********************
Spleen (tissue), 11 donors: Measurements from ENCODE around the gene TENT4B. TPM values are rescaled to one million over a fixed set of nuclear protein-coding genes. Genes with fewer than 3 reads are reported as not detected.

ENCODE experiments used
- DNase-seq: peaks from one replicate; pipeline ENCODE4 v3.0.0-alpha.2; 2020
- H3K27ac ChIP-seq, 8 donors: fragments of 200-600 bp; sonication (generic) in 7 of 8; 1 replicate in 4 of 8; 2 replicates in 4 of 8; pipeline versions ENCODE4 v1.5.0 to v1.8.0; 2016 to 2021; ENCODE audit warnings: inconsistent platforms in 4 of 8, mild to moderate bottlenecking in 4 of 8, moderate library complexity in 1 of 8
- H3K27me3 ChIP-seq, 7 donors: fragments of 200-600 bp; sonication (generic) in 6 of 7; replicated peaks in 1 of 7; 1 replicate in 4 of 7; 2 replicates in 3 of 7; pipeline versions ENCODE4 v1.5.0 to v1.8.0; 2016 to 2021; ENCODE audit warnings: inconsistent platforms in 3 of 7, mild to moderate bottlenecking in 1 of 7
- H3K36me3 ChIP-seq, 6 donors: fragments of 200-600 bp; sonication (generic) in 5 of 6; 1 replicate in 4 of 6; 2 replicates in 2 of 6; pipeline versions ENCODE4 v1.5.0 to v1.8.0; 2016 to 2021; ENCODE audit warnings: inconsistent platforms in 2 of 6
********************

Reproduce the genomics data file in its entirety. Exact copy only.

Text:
Spleen (tissue), 11 donors: Measurements from ENCODE around the gene TENT4B. TPM values are rescaled to one million over a fixed set of nuclear protein-coding genes. Genes with fewer than 3 reads are reported as not detected.

ENCODE experiments used
- DNase-seq: peaks from one replicate; pipeline ENCODE4 v3.0.0-alpha.2; 2020
- H3K27ac ChIP-seq, 8 donors: fragments of 200-600 bp; sonication (generic) in 7 of 8; 1 replicate in 4 of 8; 2 replicates in 4 of 8; pipeline versions ENCODE4 v1.5.0 to v1.8.0; 2016 to 2021; ENCODE audit warnings: inconsistent platforms in 4 of 8, mild to moderate bottlenecking in 4 of 8, moderate library complexity in 1 of 8
- H3K27me3 ChIP-seq, 7 donors: fragments of 200-600 bp; sonication (generic) in 6 of 7; replicated peaks in 1 of 7; 1 replicate in 4 of 7; 2 replicates in 3 of 7; pipeline versions ENCODE4 v1.5.0 to v1.8.0; 2016 to 2021; ENCODE audit warnings: inconsistent platforms in 3 of 7, mild to moderate bottlenecking in 1 of 7
- H3K36me3 ChIP-seq, 6 donors: fragments of 200-600 bp; sonication (generic) in 5 of 6; 1 replicate in 4 of 6; 2 replicates in 2 of 6; pipeline versions ENCODE4 v1.5.0 to v1.8.0; 2016 to 2021; ENCODE audit warnings: inconsistent platforms in 2 of 6